By ANTONYA ENGLISH, Times Staff Writer
© St. Petersburg Times
published March 31, 2002
SAN ANTONIO, Texas -- If Connecticut coach Geno Auriemma and Oklahoma coach Sherri Coale ever want to find new careers, they might try stand-up comedy.
Saturday afternoon's news conferences could have been dubbed the Geno and Sherri Hour.
Auriemma and Coale's friendship began six years ago when he recruited one of her high school players and has grown over the years. Last summer they coached together in the Junior World Championship Games.
Tonight they face each other for a national championship.
"We had a connection," Coale said. "We developed a friendship, and we laugh a lot and we poke fun at each other and I think we both respect one another. And to be competing in this game and in this situation against him is surreal."
Both showed their humor with good-natured jabs at each other.
Told some media has targeted the game because of the attractiveness of its coaches and players, Coale responded: "First of all, he's getting kind of old, don't you think?"
Later, when Auriemma was told Coale was concerned about not getting as much national attention as Connecticut and Tennessee, Auriemma said: "They will get on national television more often and they will get more media coverage. Sherri is just in a hurry. Tell her to cool her jets a little bit. Six years ago she was hoping somebody would do a car wash so she would have enough money to go on her next road trip."
THREE CHEERS FOR WARM WEATHER: The warm weather might have played a factor in Rosalind Ross' big-time performance for Oklahoma in Friday night's national semifinals.
For those suffering a severe knee injury who live and play in areas with a cold climate, a trip to San Antonio, where the weather has been in the high 70s and low 80s this week, is the perfect antidote.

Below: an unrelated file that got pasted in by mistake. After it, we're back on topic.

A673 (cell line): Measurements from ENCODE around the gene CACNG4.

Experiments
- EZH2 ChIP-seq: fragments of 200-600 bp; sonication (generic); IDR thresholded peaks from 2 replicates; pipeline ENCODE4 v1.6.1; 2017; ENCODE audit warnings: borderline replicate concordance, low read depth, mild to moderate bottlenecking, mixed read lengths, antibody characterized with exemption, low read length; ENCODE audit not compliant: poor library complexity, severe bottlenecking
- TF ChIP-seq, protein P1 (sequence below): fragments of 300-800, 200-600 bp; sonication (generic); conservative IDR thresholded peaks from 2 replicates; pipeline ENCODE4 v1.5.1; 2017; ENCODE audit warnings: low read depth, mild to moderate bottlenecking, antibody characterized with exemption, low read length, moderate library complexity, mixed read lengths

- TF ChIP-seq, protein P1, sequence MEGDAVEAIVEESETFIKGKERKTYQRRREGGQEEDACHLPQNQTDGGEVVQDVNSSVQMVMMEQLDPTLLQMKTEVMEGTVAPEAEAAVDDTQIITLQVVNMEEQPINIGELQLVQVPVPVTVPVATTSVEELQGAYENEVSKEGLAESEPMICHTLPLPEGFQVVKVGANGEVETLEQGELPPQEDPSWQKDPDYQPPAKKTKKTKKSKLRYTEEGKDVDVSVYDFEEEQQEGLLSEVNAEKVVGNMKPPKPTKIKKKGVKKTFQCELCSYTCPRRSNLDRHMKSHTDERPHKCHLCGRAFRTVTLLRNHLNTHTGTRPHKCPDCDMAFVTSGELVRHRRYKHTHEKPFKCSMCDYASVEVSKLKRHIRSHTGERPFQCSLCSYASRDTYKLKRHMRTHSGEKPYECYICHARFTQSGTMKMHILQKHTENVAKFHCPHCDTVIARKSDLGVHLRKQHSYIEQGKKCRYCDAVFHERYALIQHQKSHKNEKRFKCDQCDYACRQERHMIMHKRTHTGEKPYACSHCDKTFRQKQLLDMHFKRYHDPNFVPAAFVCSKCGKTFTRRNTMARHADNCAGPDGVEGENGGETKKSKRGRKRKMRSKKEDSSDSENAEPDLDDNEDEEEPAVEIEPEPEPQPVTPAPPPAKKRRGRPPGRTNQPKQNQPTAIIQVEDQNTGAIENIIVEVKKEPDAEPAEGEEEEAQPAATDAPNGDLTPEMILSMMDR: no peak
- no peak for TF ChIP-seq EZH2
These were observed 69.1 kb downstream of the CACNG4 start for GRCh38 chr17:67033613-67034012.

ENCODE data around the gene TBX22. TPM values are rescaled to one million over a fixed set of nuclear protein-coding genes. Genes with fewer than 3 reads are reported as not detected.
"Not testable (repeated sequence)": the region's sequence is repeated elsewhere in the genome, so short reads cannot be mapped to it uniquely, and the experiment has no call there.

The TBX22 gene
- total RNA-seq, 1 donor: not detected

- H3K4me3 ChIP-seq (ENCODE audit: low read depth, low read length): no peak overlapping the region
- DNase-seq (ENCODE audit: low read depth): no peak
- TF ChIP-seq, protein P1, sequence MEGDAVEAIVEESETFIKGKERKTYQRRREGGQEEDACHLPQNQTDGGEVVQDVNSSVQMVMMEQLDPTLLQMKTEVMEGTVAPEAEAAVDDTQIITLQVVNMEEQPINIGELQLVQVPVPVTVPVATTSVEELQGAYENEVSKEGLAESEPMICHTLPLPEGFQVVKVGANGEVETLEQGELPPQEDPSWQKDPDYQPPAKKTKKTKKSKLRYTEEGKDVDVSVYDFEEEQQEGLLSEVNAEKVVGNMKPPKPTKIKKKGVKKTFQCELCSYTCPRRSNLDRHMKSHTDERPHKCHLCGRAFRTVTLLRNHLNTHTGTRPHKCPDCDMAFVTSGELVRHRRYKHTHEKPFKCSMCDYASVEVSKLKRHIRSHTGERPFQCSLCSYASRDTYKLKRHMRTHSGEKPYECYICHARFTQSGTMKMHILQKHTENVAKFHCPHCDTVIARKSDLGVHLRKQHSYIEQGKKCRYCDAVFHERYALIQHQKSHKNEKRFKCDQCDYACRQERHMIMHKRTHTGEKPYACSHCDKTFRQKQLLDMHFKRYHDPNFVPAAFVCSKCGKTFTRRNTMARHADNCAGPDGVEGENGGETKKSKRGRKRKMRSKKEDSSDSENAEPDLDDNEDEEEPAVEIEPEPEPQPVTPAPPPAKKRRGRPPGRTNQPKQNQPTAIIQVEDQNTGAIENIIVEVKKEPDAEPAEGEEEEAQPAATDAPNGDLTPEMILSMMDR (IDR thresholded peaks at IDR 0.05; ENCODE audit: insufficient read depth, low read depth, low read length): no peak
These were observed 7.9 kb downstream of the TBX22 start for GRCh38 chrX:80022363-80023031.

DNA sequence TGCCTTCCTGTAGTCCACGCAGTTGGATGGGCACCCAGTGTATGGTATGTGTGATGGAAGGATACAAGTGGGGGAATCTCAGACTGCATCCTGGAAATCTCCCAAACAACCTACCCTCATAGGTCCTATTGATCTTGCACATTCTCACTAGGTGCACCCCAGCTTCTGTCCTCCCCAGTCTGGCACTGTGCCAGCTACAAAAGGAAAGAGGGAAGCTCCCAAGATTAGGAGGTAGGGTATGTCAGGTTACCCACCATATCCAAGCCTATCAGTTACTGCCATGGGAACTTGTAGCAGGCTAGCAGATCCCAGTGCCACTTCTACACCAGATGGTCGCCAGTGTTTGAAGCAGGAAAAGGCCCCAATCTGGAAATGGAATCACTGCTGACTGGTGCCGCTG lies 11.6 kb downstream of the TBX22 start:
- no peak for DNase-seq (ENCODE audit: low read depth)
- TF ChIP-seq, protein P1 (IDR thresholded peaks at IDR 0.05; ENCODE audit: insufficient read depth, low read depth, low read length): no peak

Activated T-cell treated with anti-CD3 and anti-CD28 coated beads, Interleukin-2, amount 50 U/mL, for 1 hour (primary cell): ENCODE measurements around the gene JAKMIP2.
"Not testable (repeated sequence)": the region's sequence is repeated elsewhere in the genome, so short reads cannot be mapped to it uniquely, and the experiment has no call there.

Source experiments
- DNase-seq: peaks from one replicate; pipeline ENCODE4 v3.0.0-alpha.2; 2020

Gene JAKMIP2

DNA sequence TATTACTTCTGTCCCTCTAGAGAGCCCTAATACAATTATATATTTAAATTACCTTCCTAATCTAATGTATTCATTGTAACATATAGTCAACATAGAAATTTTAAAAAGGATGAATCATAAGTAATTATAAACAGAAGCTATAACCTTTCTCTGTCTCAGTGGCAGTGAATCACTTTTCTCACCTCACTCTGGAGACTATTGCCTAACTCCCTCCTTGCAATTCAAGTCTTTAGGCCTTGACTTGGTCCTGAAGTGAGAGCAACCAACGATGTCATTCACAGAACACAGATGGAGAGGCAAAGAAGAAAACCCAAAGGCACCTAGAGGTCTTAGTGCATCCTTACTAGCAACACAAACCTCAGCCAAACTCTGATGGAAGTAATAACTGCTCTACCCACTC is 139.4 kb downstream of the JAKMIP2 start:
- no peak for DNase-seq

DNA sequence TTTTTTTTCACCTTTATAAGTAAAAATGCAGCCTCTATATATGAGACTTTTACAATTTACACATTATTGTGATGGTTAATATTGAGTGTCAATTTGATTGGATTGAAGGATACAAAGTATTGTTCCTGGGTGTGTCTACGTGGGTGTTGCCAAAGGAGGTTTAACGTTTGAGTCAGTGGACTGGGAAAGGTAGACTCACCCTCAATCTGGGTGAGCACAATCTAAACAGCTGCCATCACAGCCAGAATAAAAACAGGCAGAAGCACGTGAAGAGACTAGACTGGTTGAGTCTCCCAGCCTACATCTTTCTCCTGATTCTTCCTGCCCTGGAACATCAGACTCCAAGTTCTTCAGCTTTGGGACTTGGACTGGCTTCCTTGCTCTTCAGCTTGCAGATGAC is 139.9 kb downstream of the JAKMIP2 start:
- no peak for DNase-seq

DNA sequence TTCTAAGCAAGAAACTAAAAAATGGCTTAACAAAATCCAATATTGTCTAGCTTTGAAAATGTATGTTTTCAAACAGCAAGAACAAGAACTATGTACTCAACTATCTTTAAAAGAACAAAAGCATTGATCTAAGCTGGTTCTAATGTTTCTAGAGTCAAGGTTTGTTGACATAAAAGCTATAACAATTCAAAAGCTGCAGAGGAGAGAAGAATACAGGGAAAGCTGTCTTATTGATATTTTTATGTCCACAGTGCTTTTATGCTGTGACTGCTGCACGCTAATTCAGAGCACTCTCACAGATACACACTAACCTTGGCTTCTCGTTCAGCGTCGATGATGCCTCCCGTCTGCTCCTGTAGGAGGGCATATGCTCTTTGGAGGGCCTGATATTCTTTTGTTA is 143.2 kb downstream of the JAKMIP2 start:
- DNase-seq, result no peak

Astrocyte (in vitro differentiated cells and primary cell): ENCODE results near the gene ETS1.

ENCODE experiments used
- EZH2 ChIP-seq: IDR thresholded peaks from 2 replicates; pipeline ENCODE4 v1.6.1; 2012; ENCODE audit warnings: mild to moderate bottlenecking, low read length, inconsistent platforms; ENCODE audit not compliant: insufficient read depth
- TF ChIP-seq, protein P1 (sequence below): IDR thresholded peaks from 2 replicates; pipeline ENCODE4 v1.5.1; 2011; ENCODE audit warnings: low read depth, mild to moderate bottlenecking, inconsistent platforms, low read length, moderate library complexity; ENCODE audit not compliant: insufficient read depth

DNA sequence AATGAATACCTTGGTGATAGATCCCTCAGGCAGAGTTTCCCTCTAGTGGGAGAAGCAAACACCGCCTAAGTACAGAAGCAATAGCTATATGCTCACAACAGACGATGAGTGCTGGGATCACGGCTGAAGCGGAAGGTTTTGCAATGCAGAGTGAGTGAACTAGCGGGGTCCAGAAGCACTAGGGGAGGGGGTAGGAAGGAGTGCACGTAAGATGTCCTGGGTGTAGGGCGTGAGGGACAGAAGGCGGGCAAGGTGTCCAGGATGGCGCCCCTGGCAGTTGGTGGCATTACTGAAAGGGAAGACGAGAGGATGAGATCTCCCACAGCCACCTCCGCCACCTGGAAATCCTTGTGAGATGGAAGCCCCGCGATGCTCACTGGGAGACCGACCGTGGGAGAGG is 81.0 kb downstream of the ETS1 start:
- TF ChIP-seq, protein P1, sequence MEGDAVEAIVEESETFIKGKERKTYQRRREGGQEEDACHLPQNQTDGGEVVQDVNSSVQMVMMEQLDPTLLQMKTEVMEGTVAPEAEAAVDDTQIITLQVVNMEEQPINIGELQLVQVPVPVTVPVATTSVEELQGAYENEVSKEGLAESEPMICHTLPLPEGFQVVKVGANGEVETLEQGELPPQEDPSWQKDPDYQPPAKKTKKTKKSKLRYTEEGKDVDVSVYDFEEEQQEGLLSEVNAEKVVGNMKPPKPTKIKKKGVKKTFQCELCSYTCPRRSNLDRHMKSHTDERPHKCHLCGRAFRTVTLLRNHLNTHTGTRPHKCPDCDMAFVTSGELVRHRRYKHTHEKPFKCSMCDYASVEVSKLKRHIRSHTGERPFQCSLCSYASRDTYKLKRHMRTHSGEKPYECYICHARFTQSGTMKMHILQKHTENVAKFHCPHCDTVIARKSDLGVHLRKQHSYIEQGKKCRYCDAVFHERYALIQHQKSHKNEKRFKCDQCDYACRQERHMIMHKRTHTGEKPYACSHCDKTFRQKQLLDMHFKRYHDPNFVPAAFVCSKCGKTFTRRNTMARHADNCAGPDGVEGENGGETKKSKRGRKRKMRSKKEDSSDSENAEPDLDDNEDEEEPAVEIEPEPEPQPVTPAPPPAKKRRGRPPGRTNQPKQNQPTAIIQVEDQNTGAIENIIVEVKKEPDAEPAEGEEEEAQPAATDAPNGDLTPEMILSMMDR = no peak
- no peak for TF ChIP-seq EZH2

"I like this weather," Ross said. "It's good to be somewhere where my knees can feel warm and just feel comfortable. San Antonio is great so far."
Ross has a torn ACL, a torn PCL and a torn meniscus in her right leg, but she scored a career-high 26 against Duke.
"I think I have one good ligament I was saving that's holding my knee together," Ross said.
"She's a medical miracle," Coale said.
GRACIOUS IN DEFEAT: The sometimes rocky relationship between Tennessee coach Pat Summitt and Auriemma took an interesting turn after UConn's 79-56 win Friday night.
The two said before the game they aren't close friends but said they have a healthy respect for each other as coaches and competitors. But as they met at midcourt to shake hands after the game, Summitt embraced Auriemma and spent about 30 seconds talking to him.
"What she said to me after the game is going to stay between the two of us, but it says a lot about the character Pat Summitt has," Auriemma said.
Summitt also stunned the Huskies by visiting the UConn locker room after the game, telling the team how good it is and encouraging the Huskies to beat Oklahoma.
SOMETHING MUST GIVE: Oklahoma and Connecticut have won every time they have led at halftime.
BIRD HONORED: UConn's Sue Bird won the Inaugural Senior CLASS Award, presented by the Kansas City Club, recognizing an outstanding senior who chose to stay in school. CLASS stands for Celebrating Loyalty and Achievement for Staying in School. With five assists Friday night, Bird broke Jennifer Rizzotti's Connecticut single-season assist record with 327.